The Pheasant tail nymph is one of those fly patterns you would most definitely come across when starting out. Whether you started fly fishing 50 years ago or last week, the Pheasant Tail Nymph would have been in any kit or part of any recommended purchase.
This pattern has been around for over 50 years and is still one of my go-to fly patterns. I avidly believe this pattern can turn your day around in any circumstance. The beauty of this pattern is that it suggests many an insect and can be mistaken for most underwater critters that the trout would be feeding on. This nymph catches fish in shallow, fast water or deep, slow pools.
Referred to as the PTN by most, this pattern is a must in your fly box. Weighted and unweighted versions are deadly in the right situations.
One of my favorite rigs is to fish an unweighted PTN under a CDC caddis and drift it over a slow tail out. This ALWAYS works and has yielded some of my best results.
Below we will go through the ins and outs of how to tie and fish the famous PTN.
Why the Pheasant Tail Nymph is Great
What makes the PTN such a great pattern? By looking at it, you can see that it is a pretty buggy-looking fly. I’m a sucker for buggy-looking patterns. When the word buggy is used, I immediately think of the PTN, the ZAK nymph, and the classic Wooley bugger. These patterns slay fish, and for a good reason.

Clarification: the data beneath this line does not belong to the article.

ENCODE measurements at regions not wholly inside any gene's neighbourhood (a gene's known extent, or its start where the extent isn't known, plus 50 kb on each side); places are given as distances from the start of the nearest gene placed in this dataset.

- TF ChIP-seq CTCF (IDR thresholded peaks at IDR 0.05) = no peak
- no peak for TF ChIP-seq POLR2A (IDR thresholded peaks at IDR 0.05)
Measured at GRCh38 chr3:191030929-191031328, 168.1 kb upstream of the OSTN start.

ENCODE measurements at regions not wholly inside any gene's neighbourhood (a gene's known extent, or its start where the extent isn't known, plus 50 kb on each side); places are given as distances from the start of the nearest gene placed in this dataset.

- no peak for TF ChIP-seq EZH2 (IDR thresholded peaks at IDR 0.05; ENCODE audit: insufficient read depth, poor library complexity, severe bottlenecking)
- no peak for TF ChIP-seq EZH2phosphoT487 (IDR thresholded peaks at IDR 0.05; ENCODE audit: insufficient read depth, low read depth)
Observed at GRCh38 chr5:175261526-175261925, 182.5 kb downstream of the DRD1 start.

They imitate an array of various insects and aquatic life and can be fished as suggestive patterns as well. The PTN was specifically designed to imitate the slender types of the Baetis family, also known as ‘Olives,’ but the PTN also covers the mobile nymphs, certain caddis species, and stone flies.
A Little History of the Pheasant Tail Nymph
Steeped in history, the PTN was originally designed and tied by Frank Sawyer, Frank was an English riverkeeper on the River Avon in Wiltshire. The fly was originally tied to imitate the Baetis mayfly but has since become a suggestive nymph for a few other aquatic insects. (Source)
The nymph was thought to imitate the skinny water nymphs of the chalk streams around the UK. These Baetis nymphs are found in all the shallow riffles and grass lanes.